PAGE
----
One method towards achieving this is through the use of “holdings.” A “holding”
can occur if a child is not able to have sufficient control to follow verbal instructions, or if his anxiety, fears, or anger are
such that he requires assistance in maintaining control or working through issues. Holdings are postured to maintain eye contact,
are not punitive, and presented to the child as “I will take care of you until you have regained control.” Holding is done without
inflicting pain, and helps the child find that he can be cared for, controlled, and work through issues without being hurt or hurting
Through development of this trust, as well as through gradual strengthening
of adult relationships, the child moves into the next phase, called the “working through” phase. Here is where the difficult work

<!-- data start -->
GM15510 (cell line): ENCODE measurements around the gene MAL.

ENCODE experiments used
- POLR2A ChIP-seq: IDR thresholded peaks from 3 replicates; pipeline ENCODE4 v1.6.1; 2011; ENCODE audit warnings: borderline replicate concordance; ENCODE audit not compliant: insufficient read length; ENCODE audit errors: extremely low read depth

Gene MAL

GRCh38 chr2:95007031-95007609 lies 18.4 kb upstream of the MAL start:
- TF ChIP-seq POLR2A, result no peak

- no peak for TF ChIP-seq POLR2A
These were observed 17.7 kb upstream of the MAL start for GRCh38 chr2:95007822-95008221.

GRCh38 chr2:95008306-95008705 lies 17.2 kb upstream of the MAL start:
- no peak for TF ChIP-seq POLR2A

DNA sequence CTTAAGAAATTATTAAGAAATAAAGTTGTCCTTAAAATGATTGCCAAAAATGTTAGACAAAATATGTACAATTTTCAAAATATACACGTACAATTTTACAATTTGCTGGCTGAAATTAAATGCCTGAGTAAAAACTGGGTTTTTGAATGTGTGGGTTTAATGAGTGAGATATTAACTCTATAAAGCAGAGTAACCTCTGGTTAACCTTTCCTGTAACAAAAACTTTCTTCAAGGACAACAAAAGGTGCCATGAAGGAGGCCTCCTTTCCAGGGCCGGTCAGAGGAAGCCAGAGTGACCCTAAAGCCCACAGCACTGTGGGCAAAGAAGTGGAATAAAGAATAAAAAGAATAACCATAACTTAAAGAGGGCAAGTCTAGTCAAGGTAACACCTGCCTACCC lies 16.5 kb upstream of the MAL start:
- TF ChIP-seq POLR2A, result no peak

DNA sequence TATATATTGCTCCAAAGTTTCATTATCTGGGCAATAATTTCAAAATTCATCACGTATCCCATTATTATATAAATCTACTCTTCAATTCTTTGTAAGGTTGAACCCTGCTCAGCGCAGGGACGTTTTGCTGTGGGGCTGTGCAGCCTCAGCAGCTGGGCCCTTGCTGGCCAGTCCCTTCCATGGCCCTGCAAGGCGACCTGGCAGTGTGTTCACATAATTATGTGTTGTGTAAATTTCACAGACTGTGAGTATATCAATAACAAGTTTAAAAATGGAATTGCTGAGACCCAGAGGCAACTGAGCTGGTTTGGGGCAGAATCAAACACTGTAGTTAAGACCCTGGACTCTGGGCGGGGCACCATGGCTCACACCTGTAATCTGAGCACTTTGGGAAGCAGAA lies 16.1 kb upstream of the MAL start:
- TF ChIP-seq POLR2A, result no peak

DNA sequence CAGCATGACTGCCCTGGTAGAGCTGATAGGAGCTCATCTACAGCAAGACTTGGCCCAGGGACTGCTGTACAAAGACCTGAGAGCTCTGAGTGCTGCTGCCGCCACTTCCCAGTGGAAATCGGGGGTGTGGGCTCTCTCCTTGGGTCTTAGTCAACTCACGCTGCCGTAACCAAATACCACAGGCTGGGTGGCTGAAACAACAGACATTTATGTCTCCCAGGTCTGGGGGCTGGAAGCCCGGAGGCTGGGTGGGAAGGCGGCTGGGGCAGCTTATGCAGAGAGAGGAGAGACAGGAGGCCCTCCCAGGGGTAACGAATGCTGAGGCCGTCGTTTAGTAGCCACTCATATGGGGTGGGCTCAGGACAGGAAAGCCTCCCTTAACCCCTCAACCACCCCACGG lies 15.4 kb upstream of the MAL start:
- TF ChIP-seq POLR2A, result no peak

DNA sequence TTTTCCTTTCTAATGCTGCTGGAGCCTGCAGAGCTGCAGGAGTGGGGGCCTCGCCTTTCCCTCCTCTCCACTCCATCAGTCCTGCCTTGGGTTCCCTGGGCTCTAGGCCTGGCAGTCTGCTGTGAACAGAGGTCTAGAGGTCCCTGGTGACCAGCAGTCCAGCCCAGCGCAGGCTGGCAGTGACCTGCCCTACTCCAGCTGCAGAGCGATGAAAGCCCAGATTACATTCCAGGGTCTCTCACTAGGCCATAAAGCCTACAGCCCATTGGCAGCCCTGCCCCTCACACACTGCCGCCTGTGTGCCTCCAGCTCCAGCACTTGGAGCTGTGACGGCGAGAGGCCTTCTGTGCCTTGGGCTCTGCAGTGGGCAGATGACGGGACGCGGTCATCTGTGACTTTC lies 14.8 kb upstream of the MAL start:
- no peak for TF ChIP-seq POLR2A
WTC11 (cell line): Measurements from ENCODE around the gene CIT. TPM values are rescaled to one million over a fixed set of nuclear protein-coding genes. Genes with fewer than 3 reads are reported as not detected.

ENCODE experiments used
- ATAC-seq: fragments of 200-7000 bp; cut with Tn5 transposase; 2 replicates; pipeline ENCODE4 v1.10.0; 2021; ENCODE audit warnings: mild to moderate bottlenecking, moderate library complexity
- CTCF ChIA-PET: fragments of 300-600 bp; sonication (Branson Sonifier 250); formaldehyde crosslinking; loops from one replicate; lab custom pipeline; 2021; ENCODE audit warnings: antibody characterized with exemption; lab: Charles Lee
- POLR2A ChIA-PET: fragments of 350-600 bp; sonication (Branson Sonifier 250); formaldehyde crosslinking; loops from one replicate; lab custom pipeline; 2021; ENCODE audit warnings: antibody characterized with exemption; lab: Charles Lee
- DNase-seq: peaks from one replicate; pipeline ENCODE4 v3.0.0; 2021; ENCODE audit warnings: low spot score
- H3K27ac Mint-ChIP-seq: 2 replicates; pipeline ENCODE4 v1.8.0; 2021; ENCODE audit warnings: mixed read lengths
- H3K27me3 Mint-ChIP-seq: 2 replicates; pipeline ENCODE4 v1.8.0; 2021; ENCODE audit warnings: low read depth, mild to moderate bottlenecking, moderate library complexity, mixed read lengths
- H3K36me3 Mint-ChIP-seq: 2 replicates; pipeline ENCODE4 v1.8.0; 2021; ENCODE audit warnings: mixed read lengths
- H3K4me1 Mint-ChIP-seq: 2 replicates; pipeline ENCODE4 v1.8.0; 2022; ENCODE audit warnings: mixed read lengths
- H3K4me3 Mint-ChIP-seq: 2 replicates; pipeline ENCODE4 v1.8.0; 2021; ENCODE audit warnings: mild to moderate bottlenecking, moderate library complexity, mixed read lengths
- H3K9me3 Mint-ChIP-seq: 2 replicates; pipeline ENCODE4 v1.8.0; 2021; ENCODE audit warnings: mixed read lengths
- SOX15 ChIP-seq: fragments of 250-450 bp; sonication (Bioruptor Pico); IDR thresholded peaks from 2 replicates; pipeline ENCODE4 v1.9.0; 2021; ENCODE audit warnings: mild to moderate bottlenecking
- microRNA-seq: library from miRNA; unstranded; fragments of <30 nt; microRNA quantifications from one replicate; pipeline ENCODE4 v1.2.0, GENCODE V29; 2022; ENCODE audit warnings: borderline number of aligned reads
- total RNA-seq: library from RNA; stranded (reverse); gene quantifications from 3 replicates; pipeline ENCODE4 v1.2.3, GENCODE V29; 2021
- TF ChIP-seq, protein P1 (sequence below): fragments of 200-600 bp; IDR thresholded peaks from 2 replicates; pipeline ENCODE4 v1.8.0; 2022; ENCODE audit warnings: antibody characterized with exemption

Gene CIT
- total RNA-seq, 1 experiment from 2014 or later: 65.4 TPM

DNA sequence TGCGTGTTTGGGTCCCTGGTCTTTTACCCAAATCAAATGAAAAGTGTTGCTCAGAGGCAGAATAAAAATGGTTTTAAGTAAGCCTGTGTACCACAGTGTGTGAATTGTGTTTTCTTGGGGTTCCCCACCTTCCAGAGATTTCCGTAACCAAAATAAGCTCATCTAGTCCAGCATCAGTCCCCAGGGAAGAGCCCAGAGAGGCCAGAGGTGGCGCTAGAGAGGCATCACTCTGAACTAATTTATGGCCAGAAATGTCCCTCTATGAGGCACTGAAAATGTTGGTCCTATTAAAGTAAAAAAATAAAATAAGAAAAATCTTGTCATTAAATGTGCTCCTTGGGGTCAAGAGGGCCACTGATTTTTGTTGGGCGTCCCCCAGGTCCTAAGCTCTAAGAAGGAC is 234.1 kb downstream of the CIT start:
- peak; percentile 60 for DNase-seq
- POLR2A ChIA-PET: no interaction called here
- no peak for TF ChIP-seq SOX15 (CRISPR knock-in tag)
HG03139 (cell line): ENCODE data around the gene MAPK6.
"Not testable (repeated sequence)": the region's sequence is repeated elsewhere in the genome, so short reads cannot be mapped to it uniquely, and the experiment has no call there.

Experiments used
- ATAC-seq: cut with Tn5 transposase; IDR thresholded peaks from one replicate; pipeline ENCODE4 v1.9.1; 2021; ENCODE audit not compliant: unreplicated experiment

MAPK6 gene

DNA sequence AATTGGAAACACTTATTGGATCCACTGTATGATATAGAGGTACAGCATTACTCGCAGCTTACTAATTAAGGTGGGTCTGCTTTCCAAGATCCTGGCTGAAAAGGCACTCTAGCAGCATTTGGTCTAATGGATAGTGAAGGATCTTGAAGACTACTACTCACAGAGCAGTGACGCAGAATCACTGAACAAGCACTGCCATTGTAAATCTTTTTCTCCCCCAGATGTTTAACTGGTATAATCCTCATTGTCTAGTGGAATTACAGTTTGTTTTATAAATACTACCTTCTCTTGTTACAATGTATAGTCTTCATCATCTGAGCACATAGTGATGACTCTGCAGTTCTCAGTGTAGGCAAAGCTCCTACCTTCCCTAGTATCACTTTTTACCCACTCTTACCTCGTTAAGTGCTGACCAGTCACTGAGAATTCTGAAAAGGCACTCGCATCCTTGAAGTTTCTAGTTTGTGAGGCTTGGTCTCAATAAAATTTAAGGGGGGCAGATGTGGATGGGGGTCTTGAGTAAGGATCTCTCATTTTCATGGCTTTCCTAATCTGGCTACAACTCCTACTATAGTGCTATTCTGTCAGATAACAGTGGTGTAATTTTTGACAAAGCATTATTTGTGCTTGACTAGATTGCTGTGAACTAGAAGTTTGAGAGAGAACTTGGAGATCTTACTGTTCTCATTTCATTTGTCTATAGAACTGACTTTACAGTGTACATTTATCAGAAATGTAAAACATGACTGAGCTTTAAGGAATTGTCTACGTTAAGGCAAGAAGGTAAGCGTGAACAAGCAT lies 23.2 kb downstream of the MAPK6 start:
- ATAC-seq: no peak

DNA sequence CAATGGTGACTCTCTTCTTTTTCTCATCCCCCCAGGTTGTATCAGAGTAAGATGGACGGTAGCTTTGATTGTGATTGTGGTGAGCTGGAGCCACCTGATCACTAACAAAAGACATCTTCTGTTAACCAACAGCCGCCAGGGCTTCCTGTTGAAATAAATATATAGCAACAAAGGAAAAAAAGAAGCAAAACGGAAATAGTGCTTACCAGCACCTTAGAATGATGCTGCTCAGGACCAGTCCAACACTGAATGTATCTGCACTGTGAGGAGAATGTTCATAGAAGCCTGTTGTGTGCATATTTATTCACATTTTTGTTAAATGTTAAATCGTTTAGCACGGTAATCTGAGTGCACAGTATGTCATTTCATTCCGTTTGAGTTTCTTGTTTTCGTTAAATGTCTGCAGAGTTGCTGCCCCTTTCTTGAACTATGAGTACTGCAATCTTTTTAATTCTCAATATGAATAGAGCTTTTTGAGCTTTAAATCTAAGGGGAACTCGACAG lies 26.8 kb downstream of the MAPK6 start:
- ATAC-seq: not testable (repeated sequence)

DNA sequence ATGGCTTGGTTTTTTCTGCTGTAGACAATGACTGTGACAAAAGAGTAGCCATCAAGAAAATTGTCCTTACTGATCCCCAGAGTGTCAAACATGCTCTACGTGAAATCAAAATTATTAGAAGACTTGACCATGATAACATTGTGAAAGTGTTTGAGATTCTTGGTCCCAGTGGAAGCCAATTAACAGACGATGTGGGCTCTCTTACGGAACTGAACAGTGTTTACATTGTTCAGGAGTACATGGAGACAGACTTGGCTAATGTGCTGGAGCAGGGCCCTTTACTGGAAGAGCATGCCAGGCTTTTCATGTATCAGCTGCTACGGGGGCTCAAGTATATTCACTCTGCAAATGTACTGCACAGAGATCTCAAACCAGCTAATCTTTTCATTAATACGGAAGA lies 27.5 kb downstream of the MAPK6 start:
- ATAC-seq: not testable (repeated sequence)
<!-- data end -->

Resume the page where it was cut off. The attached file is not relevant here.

of surfacing their wounds and being in touch with their feelings is done. Generally the children appear to regress in this phase,
recreating past trauma within in specific relationships. They also begin to learn new ways to problem solve, and learn that their
previous beliefs about the world and their way of responding to it, no longer serve them.
In the final phase of the therapeutic work, called “Separation,” the children
begin to generalize trust to others and learn how to solve problems. They also begin the evocative and frightening work of developing
positive, healthy, non-conflictual interpersonal relationships in the external world. It is hoped that this extremely difficult work
will improve each child’s self- esteem and confidence, will reduce their need to manipulate adult expectations and demands as their
means to control their world, and will foster a new view of themselves as a young people with potential, talent and uniqueness.
Aware that the true work of developing healthy attachments has just begun,